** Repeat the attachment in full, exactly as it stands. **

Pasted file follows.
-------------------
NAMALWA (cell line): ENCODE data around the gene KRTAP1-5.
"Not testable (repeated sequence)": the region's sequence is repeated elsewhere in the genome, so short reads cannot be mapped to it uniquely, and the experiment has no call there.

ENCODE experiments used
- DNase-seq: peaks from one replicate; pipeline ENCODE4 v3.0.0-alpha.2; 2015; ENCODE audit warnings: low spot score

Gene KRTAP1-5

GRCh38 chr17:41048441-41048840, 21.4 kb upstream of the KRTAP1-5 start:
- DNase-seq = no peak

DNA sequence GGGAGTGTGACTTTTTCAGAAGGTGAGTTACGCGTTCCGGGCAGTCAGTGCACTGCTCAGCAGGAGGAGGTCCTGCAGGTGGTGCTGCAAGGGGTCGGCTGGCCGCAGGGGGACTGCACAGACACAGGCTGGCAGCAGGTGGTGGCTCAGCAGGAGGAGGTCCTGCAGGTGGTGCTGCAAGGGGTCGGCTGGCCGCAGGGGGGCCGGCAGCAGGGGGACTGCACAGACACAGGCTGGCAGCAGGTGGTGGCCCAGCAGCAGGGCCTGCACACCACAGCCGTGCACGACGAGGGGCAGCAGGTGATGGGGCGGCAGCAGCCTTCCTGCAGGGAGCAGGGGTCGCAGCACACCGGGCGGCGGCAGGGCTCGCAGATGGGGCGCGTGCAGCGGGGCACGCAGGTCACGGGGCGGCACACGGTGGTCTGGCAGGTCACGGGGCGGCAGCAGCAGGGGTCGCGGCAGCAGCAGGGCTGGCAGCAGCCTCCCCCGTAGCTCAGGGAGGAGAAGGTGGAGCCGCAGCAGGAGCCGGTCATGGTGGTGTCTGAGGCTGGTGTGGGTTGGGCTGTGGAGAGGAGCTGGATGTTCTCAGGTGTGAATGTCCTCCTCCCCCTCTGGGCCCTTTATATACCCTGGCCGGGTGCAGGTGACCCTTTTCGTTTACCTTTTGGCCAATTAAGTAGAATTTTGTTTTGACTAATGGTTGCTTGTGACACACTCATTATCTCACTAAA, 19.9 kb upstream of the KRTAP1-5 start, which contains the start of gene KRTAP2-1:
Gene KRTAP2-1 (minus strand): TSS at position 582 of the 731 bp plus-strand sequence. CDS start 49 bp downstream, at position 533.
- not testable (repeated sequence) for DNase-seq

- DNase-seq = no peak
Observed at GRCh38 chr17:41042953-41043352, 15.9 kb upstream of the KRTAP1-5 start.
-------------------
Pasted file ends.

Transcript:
NAMALWA (cell line): ENCODE data around the gene KRTAP1-5.
"Not testable (repeated sequence)": the region's sequence is repeated elsewhere in the genome, so short reads cannot be mapped to it uniquely, and the experiment has no call there.

ENCODE experiments used
- DNase-seq: peaks from one replicate; pipeline ENCODE4 v3.0.0-alpha.2; 2015; ENCODE audit warnings: low spot score

Gene KRTAP1-5

GRCh38 chr17:41048441-41048840, 21.4 kb upstream of the KRTAP1-5 start:
- DNase-seq = no peak

DNA sequence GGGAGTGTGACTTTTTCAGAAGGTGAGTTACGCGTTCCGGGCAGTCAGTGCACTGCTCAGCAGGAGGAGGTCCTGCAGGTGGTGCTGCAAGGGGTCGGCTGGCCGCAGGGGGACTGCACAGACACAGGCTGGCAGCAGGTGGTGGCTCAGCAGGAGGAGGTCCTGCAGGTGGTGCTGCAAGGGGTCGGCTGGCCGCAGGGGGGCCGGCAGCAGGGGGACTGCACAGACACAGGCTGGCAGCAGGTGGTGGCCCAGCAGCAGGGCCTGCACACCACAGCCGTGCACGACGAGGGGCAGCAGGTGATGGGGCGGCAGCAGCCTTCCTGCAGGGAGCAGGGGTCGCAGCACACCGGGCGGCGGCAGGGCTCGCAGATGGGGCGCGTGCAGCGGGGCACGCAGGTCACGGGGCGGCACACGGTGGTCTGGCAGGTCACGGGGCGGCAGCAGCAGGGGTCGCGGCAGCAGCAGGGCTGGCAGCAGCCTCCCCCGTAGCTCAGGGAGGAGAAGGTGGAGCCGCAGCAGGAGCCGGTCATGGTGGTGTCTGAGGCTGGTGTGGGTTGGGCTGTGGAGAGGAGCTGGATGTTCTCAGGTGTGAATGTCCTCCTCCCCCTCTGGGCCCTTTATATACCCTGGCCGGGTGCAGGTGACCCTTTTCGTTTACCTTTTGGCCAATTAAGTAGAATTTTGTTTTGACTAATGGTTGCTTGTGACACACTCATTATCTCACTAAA, 19.9 kb upstream of the KRTAP1-5 start, which contains the start of gene KRTAP2-1:
Gene KRTAP2-1 (minus strand): TSS at position 582 of the 731 bp plus-strand sequence. CDS start 49 bp downstream, at position 533.
- not testable (repeated sequence) for DNase-seq

- DNase-seq = no peak
Observed at GRCh38 chr17:41042953-41043352, 15.9 kb upstream of the KRTAP1-5 start.